If the PR team behind Sabadell, Spain’s transit system, wasn’t familiar with the LGBTQ slang term Bussy before yesterday, they almost assuredly are now after social media caught wind of their transit system’s new mascot, the very-unfortunately named «Bussi.»
@petit_sabadell La Bussi és la nova mascota dels busos urbans de #Sabadell. Vol acostar els més petits al transport públic. #estictokat #peratu #parati ♬ sonido original – Petit_Sabadell
The mascot, seemingly designed by mixing Oogie Boogie, a Toy Story alien and a transit map, debuted in its bewildering glory yesterday, dancing and fraternizing with children. In Spain, Bussi is confounding citizens with its bizarre look. In English-speaking countries, its #1 issue with Bussi is that it is named Bussi.
Today in “what the hell do you not employ a single gay person in your whole damn company?”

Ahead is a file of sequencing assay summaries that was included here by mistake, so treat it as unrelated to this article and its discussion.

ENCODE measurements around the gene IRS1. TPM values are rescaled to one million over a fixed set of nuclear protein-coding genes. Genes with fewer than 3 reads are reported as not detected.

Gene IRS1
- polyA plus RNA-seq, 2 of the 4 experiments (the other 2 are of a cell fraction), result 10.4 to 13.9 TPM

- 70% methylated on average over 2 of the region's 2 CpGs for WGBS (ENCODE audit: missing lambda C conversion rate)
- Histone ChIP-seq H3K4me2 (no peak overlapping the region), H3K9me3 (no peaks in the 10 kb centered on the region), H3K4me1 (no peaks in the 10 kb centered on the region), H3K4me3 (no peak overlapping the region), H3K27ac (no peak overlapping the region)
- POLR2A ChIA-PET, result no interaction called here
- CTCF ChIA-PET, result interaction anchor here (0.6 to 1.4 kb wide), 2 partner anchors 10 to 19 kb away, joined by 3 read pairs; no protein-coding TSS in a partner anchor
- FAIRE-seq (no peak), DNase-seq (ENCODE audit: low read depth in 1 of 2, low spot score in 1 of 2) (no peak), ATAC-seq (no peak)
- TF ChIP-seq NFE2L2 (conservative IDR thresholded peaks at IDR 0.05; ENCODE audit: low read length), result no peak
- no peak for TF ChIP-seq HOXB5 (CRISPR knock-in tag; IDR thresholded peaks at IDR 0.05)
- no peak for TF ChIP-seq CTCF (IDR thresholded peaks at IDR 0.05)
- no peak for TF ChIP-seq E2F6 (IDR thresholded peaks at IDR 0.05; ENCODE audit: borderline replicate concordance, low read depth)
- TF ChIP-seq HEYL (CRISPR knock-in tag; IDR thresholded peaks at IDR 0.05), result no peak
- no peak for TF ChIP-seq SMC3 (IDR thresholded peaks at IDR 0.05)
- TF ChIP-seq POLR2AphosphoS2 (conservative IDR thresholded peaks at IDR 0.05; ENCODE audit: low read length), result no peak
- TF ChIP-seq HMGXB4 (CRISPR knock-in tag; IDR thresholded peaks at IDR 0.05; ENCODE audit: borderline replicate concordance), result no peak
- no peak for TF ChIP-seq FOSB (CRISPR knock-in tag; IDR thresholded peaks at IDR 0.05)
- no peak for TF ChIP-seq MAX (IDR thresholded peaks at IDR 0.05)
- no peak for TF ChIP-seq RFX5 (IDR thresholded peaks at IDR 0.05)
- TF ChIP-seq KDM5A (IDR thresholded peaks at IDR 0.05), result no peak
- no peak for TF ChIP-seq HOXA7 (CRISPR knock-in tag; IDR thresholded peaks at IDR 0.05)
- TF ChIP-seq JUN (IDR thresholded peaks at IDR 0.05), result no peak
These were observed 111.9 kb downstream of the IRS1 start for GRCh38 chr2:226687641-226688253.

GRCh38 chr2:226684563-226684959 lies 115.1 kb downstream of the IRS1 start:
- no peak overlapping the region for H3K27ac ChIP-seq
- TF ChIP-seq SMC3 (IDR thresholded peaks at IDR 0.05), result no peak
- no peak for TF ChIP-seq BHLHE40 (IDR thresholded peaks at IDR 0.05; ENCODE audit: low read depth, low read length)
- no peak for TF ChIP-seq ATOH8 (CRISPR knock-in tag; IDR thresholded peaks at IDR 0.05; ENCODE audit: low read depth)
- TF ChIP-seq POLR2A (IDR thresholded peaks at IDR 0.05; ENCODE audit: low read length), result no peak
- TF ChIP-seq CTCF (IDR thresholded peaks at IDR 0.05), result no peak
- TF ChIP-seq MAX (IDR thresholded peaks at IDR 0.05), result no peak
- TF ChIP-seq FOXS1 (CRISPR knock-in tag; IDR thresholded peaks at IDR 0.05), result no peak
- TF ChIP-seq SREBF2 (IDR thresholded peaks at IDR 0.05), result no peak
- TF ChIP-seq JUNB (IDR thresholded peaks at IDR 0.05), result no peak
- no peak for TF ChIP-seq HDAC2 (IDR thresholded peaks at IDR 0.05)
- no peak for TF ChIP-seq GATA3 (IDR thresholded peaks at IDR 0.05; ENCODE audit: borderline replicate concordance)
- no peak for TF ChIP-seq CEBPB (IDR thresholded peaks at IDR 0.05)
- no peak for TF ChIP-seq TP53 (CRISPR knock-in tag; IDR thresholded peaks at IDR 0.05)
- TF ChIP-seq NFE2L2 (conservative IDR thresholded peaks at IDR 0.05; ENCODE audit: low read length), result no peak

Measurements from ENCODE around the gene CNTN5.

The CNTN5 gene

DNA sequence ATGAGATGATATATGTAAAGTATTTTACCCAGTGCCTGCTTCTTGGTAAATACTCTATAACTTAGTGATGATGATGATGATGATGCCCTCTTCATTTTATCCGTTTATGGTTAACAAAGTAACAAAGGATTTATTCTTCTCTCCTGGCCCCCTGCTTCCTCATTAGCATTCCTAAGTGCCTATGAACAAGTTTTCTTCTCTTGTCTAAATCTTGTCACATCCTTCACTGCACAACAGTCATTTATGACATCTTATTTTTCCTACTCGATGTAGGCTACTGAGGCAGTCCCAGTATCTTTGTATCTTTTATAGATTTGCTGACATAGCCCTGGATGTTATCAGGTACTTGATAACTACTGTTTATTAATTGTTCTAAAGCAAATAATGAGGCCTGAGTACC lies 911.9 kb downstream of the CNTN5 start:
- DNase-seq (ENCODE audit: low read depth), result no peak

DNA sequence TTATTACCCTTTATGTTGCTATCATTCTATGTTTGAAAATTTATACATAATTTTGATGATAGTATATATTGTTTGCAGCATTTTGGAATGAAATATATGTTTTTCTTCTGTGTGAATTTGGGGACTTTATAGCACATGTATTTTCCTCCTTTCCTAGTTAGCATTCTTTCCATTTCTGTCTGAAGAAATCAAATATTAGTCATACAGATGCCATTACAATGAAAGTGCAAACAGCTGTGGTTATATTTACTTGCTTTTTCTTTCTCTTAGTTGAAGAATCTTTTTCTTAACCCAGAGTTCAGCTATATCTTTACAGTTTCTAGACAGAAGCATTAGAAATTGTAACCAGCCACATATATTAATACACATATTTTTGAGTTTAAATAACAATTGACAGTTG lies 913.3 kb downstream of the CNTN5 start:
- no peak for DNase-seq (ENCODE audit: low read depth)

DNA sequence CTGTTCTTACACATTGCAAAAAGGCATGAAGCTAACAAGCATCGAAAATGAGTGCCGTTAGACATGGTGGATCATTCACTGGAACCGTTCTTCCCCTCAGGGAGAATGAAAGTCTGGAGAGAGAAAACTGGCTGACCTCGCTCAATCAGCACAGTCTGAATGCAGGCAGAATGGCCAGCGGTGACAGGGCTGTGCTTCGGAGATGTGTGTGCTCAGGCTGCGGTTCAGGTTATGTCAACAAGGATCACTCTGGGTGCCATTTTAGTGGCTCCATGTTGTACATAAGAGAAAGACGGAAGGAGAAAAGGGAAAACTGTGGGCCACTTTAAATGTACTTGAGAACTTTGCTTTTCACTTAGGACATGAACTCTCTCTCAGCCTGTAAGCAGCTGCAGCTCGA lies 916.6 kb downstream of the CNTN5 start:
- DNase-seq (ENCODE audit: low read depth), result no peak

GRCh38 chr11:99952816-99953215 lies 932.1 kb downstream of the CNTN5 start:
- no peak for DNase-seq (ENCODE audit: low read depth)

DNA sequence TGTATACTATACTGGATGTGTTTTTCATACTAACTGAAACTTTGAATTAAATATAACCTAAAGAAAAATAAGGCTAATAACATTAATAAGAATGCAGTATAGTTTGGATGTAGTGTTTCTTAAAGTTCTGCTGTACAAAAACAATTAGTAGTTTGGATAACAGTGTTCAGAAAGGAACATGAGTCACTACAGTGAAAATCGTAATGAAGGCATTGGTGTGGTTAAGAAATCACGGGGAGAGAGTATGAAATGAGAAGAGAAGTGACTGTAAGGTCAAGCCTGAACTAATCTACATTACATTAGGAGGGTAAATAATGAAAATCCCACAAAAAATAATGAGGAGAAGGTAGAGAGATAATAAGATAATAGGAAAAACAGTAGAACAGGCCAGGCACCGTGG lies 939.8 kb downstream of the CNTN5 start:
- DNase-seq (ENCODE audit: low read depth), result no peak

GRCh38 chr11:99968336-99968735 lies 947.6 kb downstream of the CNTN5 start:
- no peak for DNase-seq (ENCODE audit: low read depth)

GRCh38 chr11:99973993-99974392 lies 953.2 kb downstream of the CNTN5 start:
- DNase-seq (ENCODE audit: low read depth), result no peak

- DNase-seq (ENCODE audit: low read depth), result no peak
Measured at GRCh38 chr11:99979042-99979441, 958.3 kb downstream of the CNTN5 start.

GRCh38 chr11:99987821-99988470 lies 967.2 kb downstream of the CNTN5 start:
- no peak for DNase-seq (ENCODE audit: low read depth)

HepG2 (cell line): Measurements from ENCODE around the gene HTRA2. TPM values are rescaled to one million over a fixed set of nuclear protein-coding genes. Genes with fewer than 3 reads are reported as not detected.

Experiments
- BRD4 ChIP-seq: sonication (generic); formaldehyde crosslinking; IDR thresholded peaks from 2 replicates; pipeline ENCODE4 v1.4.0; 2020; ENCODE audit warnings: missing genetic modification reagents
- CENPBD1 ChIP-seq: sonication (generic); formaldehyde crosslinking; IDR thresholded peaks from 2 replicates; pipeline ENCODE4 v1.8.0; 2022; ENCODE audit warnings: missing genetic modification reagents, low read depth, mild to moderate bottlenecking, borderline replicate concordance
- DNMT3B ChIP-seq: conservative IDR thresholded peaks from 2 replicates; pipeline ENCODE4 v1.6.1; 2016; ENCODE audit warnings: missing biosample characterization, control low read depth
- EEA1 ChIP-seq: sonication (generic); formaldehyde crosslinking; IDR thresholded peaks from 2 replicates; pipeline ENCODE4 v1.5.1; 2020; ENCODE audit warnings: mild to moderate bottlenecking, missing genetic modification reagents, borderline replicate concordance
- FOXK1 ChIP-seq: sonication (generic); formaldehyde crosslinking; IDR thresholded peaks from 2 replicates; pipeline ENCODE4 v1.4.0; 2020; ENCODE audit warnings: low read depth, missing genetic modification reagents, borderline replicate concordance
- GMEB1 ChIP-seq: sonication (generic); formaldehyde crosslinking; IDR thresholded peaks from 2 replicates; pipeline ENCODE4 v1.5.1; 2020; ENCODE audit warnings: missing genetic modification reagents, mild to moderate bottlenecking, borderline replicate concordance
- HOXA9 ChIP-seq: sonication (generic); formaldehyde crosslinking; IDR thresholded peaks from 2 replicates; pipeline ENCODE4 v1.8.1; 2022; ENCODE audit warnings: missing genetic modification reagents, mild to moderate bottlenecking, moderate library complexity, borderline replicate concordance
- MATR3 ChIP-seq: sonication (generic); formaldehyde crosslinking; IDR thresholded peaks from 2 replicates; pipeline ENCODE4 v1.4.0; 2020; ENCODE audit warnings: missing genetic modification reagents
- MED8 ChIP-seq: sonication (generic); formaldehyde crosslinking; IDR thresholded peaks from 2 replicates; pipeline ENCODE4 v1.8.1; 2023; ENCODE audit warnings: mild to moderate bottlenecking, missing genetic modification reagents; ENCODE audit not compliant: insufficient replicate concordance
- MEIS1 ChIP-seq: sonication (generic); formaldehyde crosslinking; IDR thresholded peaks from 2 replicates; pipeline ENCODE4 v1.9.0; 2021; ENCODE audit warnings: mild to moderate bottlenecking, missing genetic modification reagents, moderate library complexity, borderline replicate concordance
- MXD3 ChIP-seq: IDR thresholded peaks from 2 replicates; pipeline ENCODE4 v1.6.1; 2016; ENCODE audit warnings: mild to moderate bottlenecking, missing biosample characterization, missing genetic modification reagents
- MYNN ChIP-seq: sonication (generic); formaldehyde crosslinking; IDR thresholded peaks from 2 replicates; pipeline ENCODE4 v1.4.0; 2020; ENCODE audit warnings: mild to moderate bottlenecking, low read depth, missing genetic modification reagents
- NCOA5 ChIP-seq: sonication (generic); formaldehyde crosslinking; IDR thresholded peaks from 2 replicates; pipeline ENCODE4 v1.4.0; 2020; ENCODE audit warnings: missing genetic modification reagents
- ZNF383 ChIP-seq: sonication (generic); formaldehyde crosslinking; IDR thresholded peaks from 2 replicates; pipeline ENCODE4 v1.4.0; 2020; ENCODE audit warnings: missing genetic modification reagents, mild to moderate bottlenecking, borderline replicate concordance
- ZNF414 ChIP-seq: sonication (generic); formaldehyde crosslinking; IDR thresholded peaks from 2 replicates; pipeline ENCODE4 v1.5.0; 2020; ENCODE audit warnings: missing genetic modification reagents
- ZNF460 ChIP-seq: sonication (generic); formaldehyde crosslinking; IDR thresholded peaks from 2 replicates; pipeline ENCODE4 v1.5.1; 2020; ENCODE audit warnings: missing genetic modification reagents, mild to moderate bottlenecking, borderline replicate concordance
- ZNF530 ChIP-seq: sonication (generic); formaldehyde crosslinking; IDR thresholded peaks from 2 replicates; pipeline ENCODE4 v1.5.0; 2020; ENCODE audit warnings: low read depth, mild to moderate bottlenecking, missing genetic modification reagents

— Huw Lemmey (@huwlemmey) September 23, 2022
In recent years, «Bussy» has picked up steam as a portmanteau slang term used to describe a man’s anus («boy» + «pussy») and inspired a host of memes centered around making portmanteaus that end in -ussy. Naturally, once Bussi made its way to American Twitter, folks were agog that Bussi was real and terrifying.
Who need they bussi service expanded https://t.co/fEkzwBpChw
— James Medlock (@jdcmedlock) September 23, 2022
haha, bussi, this will be a laugh, you think: and then bussi turns out to be like if you gave DALL-E a tube map and asked it to generate the rabbit from Donnie Darko, and now you’ll never sleep again https://t.co/aoceDWEdjT
— Ben (@cinemashoebox) September 23, 2022
not a double cheeked up Bussi 😩 https://t.co/pseFvrkQR5
— sick public transit, gloria (@seungylee14) September 23, 2022
While one might think the TUS («Transports Urbans de Sabadell») simply added a cute suffix on the word «bus» in the same way an English speaker might say «Doggy,» the name was linguistically calculated in order to get children into Bussi’s loving embrace. The President of the TUS, Paco López, explained that the name is a portmanteau of Spanish words for «bus» and «yes» («¡Bus, sí!»), which he believes will foster positive associations with public transport in Sabadell’s children.